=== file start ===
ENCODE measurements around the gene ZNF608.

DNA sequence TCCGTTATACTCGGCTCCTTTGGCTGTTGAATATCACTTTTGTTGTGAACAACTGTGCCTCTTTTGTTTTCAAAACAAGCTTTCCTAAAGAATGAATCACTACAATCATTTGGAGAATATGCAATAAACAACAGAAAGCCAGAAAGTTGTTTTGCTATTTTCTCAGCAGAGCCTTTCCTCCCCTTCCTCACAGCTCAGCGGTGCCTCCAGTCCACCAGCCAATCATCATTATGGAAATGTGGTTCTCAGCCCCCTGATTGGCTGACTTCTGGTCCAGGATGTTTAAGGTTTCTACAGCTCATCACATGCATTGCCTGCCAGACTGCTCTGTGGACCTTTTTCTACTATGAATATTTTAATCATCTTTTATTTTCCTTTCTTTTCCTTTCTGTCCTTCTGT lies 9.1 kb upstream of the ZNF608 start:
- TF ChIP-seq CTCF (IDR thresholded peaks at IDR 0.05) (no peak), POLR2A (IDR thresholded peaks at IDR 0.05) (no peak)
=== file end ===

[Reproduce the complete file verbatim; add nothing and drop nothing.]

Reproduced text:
ENCODE measurements around the gene ZNF608.

DNA sequence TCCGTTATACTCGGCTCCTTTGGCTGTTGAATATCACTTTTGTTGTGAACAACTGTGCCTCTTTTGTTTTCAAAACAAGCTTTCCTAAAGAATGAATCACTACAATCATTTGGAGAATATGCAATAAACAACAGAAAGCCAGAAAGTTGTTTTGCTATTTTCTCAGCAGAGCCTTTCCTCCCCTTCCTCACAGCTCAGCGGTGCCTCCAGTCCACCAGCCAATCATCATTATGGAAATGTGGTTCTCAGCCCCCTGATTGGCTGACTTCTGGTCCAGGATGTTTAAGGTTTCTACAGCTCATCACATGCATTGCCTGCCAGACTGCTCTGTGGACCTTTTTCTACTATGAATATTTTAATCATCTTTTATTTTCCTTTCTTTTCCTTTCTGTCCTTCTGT lies 9.1 kb upstream of the ZNF608 start:
- TF ChIP-seq CTCF (IDR thresholded peaks at IDR 0.05) (no peak), POLR2A (IDR thresholded peaks at IDR 0.05) (no peak)